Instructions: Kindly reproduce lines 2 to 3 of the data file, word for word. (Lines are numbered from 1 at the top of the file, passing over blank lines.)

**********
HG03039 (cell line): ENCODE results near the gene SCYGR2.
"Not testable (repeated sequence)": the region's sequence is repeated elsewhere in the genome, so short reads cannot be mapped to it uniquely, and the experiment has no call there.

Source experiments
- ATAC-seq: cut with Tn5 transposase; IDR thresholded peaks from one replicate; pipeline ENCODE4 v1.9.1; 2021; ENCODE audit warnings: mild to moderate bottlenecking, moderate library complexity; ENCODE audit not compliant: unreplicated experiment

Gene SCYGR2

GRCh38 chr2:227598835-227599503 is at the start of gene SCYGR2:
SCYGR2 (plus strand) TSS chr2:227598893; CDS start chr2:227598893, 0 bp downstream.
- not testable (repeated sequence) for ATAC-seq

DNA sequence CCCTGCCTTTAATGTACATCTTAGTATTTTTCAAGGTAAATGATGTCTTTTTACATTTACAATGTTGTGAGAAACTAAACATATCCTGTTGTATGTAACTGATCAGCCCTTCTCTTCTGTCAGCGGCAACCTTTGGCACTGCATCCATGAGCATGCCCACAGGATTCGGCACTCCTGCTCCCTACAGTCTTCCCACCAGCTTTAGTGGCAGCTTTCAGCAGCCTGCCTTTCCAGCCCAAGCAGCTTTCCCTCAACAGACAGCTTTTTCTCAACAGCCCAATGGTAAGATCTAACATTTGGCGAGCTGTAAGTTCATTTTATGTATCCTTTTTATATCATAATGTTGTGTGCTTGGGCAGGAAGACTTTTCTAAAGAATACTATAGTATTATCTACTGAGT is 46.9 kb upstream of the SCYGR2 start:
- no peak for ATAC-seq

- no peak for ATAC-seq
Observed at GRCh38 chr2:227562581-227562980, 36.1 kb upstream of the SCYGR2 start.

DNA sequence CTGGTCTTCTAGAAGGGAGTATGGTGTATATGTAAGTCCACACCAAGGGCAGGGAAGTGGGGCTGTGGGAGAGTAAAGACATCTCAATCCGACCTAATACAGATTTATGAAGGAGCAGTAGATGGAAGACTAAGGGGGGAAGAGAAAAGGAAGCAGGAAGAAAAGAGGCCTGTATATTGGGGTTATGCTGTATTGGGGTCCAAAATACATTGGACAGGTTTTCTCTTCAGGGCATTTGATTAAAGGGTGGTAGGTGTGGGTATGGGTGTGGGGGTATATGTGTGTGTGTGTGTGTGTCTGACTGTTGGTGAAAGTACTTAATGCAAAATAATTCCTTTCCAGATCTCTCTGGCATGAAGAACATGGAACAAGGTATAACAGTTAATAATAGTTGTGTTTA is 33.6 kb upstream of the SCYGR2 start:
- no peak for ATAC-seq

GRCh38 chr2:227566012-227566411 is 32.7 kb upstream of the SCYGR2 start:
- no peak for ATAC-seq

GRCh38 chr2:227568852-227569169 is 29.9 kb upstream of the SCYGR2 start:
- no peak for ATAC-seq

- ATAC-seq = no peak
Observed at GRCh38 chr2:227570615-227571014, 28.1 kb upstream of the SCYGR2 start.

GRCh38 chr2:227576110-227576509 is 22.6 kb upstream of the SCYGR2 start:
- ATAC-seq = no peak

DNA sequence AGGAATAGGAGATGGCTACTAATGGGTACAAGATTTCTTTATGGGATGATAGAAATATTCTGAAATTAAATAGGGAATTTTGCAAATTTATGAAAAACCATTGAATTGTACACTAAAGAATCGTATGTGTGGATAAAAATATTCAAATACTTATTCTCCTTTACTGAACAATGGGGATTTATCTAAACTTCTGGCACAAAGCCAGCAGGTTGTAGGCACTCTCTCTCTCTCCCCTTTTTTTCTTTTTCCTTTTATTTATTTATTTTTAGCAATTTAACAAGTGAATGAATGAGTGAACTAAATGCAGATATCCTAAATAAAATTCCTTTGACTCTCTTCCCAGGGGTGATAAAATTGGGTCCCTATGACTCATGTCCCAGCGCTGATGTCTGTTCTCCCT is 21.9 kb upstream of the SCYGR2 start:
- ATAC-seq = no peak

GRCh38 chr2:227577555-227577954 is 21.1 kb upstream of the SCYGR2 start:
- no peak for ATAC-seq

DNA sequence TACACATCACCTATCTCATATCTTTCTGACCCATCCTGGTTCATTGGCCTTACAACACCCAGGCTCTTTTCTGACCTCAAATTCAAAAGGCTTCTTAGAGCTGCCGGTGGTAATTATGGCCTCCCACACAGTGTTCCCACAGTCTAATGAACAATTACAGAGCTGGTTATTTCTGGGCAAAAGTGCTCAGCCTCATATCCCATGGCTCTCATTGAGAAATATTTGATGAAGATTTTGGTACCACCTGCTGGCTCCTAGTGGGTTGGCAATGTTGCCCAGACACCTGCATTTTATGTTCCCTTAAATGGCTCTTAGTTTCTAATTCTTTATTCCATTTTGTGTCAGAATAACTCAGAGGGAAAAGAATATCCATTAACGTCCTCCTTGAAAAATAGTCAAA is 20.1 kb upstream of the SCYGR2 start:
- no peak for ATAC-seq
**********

"Not testable (repeated sequence)": the region's sequence is repeated elsewhere in the genome, so short reads cannot be mapped to it uniquely, and the experiment has no call there.

Source experiments